The Manchester Review is rooted in the city from which it takes its name but its online form means that we receive only a tiny percentage of submissions from this city and when we do, as in Conor O’Callaghan’s poems in this issue, the poems themselves reflect a kind of migrant, travelling identity, settling on images from Ireland, the US and the interstitial spaces of his poem ‘Translations’ where may things ‘will not survive from the original’.
This issue is the most geographically and generically mixed we have yet produced: poets from the Philippines, the US, Canada, Australia, fiction writers from New Zealand, the US and many new young writers from all parts of these islands. The noted art historian Janet Wolff mixes memoir, images and scholarships in a remarkable meditation on the colour ‘blue’, while in a similar vein Vincenz Serrano depicts a ghostly Manila hotel in a wonderful sequence which owes something to the work of another writer, WG Sebald, who spent a couple of formative years in this city. Artwork for MR10 was provided by Inas Al-soqi, an artist and curator, who immigrated to America as a teenager, but was raised in Kuwait and Romania.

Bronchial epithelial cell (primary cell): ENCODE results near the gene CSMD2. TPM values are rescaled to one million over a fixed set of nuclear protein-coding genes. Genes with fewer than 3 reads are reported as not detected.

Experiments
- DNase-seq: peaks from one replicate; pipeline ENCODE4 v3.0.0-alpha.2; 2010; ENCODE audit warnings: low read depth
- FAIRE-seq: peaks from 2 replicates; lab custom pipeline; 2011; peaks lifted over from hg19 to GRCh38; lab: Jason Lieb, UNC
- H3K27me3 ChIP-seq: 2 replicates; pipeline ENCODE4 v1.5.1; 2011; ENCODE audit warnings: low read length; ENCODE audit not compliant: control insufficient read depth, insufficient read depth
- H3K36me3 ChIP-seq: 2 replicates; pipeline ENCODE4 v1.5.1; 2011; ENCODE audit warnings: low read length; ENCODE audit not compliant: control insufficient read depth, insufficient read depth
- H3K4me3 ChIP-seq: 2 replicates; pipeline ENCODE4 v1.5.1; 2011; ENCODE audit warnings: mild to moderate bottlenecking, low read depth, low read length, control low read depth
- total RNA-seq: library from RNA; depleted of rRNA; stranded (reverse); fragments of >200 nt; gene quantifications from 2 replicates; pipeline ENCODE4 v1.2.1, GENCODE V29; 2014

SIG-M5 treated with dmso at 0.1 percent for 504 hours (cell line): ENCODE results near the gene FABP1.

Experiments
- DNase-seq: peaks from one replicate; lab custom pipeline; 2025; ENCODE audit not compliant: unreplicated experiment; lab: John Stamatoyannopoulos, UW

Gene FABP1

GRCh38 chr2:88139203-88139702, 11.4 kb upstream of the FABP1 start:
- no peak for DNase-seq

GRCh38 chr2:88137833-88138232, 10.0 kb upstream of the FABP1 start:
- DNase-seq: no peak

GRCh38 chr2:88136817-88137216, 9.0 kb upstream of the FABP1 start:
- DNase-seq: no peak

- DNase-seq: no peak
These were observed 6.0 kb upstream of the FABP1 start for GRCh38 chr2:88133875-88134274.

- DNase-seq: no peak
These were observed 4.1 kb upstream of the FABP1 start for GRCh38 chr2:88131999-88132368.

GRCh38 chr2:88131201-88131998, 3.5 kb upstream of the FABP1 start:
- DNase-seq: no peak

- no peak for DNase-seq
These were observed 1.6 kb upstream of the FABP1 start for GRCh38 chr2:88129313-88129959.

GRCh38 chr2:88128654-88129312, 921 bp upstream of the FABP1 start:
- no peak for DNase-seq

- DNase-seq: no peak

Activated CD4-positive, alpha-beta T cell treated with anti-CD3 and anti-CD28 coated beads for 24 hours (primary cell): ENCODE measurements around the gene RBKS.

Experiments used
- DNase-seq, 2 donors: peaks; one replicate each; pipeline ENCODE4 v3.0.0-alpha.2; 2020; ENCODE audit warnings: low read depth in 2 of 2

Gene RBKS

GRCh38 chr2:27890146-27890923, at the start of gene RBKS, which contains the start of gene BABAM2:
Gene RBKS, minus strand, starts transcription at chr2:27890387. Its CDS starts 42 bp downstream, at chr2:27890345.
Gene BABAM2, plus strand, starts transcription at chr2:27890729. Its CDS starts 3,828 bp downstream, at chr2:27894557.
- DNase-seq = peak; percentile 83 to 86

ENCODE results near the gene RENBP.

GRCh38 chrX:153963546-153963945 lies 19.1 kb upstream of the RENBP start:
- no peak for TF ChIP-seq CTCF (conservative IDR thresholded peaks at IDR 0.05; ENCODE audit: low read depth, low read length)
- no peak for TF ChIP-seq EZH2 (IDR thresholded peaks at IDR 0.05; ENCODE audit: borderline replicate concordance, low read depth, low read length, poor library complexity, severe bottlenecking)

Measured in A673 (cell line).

We hope you enjoy this rich collection of work and keep an eye on the Review blog which will feature accounts of events around the city and new books from all over and, coming soon, the text of a brilliant lecture by the Irish President Michael D Higgins on the occasion of his return to the University of Manchester late last year.